Adaptability: The new competitive advantage | Sunday Observer

Adaptability: The new competitive advantage

Uncertainty poses a tremendous challenge to strategy making. Pic: Courtesy thecrochetcrowdedblog.com
Uncertainty poses a tremendous challenge to strategy making. Pic: Courtesy thecrochetcrowdedblog.com

Whether you have been running a business or working for an employer for long enough, you understand that circumstances change and unforeseeable events occur that pose new and unexpected challenges.

The recent terrorist attack completely changed the landscape of Sri Lanka giving rise to complex issues at a time never expected. While you can’t anticipate the future to be certain, you can make smart choices to prepare well for it. Not only will this provide you peace of mind, but you’re more likely to respond quickly and effectively when trouble strikes. On the other hand, when troubles strike you at a time when things were smooth, you need to quickly adapt which helps you maintain competitive advantage.

You make strategies to create and build competitive advantages and the approach to strategy assume a relatively stable world and static landscape. With pain and sweat, you build an enduring competitive advantage by achieving scale, creating an attractive niche, or exploiting specific capabilities and resources as a business. But globalisation, new technologies, and greater connectivity and transparency have combined to upend the business environment.

Sustainable competitive advantage no longer arises from brand positioning or the strength of resources. Instead, it stems from organisational capabilities that foster rapid adaptation: The ability to read and act on signs of change, experimenting rapidly and frequently to maintain the position. We live in an era of uncertainty, instability and high risk demanding frequent adaptation to stay ahead of the curve.

Your business plan is a living document that evolves with time to ensure your venture adapts and keeps pace with the dynamic marketplace. For some businesses, it has become virtually impossible even to clearly identify in what industry and with which companies they’re competing.

This uncertainty poses a tremendous challenge for strategy making. That’s because traditional approaches to strategy — though often seen as the answer to change and uncertainty — actually assume a relatively stable and predictable world –I’m sure you have hands on experience on this.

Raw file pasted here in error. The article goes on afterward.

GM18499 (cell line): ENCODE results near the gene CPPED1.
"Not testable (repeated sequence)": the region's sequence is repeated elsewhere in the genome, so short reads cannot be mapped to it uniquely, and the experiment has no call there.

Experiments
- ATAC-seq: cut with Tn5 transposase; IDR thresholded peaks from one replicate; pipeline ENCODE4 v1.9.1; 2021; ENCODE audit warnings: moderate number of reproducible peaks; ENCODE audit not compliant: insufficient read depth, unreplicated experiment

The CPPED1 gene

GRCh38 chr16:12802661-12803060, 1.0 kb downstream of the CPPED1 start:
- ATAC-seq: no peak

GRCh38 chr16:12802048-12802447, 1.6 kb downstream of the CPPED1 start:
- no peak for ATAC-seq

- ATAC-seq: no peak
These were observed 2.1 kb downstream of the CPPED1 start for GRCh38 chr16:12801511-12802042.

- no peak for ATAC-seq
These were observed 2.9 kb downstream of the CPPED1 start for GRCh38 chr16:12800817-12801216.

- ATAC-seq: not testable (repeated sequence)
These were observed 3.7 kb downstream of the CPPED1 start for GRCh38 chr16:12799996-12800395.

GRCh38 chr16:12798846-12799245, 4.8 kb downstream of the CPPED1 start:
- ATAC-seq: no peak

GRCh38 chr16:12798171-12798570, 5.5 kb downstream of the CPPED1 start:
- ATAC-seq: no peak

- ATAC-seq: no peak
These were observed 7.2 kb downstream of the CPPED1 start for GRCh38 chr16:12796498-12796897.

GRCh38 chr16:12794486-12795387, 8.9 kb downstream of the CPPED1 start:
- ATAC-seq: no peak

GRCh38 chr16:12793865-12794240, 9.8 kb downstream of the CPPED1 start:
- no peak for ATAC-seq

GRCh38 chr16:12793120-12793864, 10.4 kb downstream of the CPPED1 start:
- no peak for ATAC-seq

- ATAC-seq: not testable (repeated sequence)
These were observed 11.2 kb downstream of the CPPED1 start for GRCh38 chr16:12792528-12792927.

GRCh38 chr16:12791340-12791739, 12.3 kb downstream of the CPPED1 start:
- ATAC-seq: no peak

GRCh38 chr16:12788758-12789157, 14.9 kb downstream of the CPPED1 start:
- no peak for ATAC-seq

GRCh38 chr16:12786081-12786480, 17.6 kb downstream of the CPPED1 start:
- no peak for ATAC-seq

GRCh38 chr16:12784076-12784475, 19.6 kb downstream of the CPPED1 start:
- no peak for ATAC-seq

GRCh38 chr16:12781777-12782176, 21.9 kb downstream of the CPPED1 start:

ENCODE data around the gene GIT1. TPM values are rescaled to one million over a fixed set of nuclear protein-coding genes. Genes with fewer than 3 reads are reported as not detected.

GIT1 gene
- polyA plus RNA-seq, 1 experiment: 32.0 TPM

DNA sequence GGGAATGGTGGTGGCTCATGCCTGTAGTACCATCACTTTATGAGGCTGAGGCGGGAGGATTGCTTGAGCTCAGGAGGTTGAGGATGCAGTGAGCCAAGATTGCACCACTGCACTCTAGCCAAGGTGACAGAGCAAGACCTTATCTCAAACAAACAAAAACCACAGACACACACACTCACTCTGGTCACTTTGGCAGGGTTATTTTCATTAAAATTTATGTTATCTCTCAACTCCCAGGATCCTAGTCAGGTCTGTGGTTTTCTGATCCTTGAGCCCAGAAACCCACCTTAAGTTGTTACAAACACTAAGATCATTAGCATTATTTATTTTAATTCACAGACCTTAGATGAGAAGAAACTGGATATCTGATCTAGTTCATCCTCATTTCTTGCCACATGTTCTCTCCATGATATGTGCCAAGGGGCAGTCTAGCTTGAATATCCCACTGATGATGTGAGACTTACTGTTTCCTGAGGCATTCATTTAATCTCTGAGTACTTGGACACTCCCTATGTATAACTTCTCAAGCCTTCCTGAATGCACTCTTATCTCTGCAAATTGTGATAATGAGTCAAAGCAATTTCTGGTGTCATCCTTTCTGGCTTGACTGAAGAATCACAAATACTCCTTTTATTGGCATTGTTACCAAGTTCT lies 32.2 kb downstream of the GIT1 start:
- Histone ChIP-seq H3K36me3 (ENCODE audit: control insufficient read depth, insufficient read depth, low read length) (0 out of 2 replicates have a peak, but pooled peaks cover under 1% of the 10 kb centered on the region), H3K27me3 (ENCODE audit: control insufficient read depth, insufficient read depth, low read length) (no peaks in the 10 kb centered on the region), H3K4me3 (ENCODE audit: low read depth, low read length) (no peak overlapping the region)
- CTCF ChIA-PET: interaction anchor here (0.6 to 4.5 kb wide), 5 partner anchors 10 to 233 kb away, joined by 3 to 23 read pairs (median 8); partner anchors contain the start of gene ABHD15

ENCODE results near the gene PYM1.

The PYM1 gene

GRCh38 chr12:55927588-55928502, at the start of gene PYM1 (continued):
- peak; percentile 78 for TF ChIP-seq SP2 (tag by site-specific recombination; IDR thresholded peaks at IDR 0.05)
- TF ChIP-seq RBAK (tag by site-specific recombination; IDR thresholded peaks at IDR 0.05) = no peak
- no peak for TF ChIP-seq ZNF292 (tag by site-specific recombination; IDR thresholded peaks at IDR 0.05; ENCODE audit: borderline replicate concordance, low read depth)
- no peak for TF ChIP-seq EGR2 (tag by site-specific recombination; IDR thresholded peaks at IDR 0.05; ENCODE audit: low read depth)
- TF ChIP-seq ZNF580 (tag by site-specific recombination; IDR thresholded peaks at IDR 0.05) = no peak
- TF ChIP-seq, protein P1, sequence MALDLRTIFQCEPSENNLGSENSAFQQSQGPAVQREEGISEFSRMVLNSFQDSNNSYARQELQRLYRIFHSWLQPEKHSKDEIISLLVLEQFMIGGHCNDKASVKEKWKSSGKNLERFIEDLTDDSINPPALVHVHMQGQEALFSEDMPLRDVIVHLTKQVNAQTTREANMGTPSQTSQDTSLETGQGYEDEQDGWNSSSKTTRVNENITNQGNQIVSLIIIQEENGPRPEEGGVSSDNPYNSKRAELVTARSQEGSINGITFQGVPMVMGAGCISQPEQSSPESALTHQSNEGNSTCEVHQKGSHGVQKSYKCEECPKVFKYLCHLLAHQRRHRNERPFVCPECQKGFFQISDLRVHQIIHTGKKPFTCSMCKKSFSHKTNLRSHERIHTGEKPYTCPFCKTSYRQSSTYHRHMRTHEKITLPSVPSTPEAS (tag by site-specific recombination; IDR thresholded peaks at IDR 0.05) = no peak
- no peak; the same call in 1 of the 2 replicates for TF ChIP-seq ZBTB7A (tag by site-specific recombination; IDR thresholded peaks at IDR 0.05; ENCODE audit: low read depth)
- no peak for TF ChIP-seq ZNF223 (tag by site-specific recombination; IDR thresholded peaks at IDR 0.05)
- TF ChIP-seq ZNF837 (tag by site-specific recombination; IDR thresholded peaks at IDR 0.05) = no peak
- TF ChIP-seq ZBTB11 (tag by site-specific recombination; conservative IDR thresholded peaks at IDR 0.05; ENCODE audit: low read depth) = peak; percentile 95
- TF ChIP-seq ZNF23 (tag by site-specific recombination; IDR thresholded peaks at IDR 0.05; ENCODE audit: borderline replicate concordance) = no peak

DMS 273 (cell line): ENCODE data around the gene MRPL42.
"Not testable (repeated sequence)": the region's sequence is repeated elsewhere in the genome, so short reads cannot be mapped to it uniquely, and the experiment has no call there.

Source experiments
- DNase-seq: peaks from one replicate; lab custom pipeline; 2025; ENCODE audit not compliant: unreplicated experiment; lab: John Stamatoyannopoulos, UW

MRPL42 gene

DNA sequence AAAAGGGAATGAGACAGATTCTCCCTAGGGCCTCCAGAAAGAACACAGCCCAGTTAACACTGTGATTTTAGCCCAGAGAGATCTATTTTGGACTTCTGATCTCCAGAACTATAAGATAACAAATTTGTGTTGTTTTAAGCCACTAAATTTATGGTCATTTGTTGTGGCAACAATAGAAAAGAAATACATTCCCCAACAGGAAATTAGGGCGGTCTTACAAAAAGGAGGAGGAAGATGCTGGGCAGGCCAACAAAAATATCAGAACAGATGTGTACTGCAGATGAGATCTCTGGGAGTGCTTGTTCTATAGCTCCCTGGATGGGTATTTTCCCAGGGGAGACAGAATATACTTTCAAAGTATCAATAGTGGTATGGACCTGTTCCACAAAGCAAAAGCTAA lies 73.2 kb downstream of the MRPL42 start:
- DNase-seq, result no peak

The goal of most strategies is to build an enduring long lasting competitive advantage to deliver the best offering, doing what the company does well and better than competition. Managers undertake periodic strategy reviews and set direction on the basis of an analysis of their industry and some assumptions on how it will evolve. But given the new level of uncertainty, many companies are starting to ask: When change is so rapid, how can a one-year — or, worse, five-year — planning cycle stay relevant? Sustainable competitive advantage no longer arises exclusively from position, scale, and first-order capabilities in producing or delivering an offering. All those are essentially static. So where does it come from? It stems from the ‘second-order’ organisational capabilities that foster rapid adaptation. Instead of being really good at doing a particular thing, companies must be really good at learning how to do new things.

Those that thrive are quick to read and act on signs of change. They have worked out how to experiment rapidly, frequently, and economically — not only with products and services but also with business models, processes and strategies. They have learned to unlock their greatest resource — the people who work for them.

Ability to act fast on signals is critical

In order to adapt, a company must have its antennae tuned to signals of change from the external environment, decode them, and quickly act to refine or reinvent its business model and even reshape the information landscape of its industry. In this information-saturated age, when complex, varying signals may be available simultaneously to all players, adaptive companies must similarly rely on sophisticated point-of-sale systems to ensure that they acquire the right information. And they must apply advanced data-mining technologies to recognise relevant patterns in it.

The speed of adaptation is a function of the cycle time of decision making. In a fast-moving environment, companies need to accelerate change by making annual planning processes lighter and more frequent and sometimes by making episodic processes continual. The adaptive approach is no universal panacea.

If your industry is stable and relatively predictable, you may be better off sticking to the traditional sources of advantage. But, if your competitive reality is uncertain and rapidly changing, as is true in an increasing number of industries, you need a dynamic and sustainable way to stay ahead. Your survival may depend on building an organisation that can exploit adaptive advantage.

Adaptability is not just a ‘nice to have competency’. It is a competitive advantage for you, as an employee, leader and for your organisation – think, be convinced and make a call today to build that organisation. 

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